Friday, May 27, 2011
Google improving the link between end-users and servers
The time a website takes to perform the SSL handshake between the end-user device and server is often one of the most time-consuming parts of accessing the internet. Google has been working to overcome this challenge by deploying what it calls False Start, a technology that reduces the time needed to perform an SSL handshake.
The process of testing False Start ended quickly, as Google was noticing a 30 percent reduction in SSL handshake latency and plans to put the program into action as part of its Chrome browser, Conceivably Tech reports.
There were some concerns at Google that the new False Start program would not work well with many websites and would end up creating performance issues instead of improving internet speeds. According to the report, these concerns have proven somewhat true. In a recent company blog post, Google's Mike Belshe reported approximately 94.6 percent of websites function properly with Google's False Start. Another 5 percent end up timing out, but those are all out of service, the report said. The remaining 0.4 percent of websites fail because of False Start, and Google has created a list of these pages so that Chrome will automatically deactivate False Start when the sites are accessed.
While False Start is capable of delivering significant performance gains, Belshe warns that those advances may be negated when users switch to IPv6. Belshe said the new internet address protocol could slow browsing because of how devices perform DNS lookups.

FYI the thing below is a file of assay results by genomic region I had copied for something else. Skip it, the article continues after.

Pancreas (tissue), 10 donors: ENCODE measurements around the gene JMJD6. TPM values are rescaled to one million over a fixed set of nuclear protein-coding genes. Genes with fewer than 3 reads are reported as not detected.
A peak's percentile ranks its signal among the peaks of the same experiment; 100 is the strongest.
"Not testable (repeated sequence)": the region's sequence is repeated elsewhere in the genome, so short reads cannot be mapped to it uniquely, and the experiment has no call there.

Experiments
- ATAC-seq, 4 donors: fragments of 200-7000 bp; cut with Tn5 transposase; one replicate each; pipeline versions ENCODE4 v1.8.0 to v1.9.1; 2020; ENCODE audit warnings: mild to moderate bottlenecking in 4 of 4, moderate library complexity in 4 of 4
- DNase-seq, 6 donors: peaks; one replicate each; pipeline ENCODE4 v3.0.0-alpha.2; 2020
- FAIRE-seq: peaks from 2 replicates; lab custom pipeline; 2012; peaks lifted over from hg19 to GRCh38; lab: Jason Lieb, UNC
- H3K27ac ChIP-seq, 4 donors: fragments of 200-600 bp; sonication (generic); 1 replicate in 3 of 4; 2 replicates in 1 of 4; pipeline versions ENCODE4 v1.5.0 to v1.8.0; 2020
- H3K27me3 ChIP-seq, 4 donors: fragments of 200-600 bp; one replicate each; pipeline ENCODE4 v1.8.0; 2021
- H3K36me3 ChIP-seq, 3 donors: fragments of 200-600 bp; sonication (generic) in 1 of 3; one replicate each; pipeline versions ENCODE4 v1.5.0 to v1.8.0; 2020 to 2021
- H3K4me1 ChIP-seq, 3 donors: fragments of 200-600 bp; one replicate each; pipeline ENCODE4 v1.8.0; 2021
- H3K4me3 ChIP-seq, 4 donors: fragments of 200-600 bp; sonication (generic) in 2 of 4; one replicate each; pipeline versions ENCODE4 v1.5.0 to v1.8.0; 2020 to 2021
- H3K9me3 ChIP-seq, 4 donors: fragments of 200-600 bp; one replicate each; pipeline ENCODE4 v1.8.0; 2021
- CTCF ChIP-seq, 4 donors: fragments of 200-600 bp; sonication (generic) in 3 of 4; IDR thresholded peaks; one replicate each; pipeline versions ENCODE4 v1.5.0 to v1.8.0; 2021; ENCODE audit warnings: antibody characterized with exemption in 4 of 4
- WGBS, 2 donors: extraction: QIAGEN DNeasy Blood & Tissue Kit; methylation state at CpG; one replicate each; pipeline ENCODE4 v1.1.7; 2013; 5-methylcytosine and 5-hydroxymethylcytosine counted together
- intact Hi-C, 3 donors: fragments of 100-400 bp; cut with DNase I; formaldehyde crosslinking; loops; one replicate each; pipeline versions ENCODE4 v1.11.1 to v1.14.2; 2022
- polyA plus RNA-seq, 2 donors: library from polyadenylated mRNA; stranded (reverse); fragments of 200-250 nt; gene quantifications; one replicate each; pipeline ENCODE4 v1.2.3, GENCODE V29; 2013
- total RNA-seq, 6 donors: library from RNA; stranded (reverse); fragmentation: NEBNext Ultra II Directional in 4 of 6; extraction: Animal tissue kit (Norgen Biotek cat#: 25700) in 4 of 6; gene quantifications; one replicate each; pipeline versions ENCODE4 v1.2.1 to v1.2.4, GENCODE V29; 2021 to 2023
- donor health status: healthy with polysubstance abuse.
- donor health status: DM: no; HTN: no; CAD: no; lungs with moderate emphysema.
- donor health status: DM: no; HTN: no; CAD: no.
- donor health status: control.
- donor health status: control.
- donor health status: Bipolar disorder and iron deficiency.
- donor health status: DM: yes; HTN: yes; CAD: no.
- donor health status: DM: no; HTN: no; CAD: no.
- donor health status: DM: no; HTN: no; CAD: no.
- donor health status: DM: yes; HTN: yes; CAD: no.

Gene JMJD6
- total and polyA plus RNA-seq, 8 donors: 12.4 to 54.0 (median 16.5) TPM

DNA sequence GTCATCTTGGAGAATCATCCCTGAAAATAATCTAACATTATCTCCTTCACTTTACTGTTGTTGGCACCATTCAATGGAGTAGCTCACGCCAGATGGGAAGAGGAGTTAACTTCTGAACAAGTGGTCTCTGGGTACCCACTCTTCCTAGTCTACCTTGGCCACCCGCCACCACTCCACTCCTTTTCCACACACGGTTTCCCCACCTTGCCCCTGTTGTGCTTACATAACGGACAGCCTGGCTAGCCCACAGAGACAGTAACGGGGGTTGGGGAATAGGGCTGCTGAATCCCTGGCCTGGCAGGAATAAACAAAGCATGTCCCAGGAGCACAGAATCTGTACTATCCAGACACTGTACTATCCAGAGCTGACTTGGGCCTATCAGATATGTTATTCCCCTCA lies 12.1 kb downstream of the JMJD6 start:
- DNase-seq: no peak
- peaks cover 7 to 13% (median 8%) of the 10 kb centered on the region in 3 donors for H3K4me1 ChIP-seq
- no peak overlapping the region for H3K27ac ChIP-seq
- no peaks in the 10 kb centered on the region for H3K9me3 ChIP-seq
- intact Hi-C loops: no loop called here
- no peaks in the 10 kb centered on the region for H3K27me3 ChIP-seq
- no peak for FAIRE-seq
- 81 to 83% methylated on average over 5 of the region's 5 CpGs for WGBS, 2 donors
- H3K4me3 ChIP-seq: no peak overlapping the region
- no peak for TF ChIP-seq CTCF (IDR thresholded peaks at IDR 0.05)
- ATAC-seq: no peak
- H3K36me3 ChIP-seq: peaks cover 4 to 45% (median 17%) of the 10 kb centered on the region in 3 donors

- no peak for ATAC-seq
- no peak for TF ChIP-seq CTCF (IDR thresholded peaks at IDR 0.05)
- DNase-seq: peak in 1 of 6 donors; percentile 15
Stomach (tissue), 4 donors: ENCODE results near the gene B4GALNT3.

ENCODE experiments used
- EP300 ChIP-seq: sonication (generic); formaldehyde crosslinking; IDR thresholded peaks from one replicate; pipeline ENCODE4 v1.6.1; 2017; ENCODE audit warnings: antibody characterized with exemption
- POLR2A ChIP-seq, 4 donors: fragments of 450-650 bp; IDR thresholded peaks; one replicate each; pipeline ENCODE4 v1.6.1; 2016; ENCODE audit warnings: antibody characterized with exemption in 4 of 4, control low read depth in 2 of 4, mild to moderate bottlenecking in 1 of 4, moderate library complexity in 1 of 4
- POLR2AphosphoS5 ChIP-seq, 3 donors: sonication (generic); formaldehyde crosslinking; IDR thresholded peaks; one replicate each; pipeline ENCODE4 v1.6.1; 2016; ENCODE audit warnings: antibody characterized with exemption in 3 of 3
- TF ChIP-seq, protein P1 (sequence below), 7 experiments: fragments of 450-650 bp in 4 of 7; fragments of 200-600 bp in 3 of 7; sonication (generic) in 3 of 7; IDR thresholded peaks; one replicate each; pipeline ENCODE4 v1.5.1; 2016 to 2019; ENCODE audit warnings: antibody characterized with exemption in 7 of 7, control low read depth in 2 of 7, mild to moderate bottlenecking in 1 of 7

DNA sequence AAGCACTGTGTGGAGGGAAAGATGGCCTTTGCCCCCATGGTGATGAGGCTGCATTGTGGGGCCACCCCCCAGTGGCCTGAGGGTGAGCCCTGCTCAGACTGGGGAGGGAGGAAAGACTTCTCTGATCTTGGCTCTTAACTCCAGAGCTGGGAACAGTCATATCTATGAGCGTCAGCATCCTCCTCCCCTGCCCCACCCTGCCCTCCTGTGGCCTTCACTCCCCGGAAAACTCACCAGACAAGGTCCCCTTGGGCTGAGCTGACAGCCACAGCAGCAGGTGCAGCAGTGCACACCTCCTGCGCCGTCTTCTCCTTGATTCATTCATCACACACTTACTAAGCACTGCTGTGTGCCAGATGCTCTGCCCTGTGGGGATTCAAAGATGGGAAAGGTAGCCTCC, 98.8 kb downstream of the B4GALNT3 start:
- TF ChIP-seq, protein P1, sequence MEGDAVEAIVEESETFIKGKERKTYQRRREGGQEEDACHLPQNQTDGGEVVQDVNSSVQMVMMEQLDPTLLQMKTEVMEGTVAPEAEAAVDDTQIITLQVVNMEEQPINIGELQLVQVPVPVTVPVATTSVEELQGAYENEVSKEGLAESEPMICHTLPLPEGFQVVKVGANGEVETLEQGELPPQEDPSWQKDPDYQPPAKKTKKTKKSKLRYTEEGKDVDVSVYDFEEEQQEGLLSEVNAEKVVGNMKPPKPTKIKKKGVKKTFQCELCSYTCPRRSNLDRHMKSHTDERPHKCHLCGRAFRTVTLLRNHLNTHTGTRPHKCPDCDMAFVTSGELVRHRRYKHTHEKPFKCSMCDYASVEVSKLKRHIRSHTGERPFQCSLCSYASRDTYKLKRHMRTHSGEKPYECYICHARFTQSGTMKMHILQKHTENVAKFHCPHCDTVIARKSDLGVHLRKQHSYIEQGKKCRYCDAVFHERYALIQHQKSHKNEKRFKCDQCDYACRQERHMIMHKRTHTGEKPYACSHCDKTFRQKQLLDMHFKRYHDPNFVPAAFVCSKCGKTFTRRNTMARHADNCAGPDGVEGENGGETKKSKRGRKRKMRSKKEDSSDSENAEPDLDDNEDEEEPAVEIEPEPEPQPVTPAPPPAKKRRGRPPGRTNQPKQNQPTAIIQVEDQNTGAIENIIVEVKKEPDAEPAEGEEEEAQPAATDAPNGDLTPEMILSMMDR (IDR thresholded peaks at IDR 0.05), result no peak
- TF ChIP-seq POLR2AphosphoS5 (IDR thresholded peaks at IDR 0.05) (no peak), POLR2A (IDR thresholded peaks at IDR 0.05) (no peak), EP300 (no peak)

"The problem is that the current implementations of DNS will do both an IPv4 and an IPv6 lookup in serial rather than parallel," Belshe wrote in his blog.
IPv6 performance is a complicated issue. According to a recent Forbes report, most performance issues associated with IPv6 migration are present when companies use a software-based system to become compliant with IPv6, instead of supporting the transition by adapting hardware for the new address protocol. Software-based IPv6 systems have to handle both types of incoming addresses simultaneously and take the time to separate them upon arrival. This creates a bottleneck that severely hampers internet speeds. However, companies can follow a few basic steps to adapt their hardware to the new standard, the report said. The first of those processes is taking an inventory of the network's current capabilities. From there, businesses need to research what upgrades are needed and create a clear budget to allocate their resources, the report said.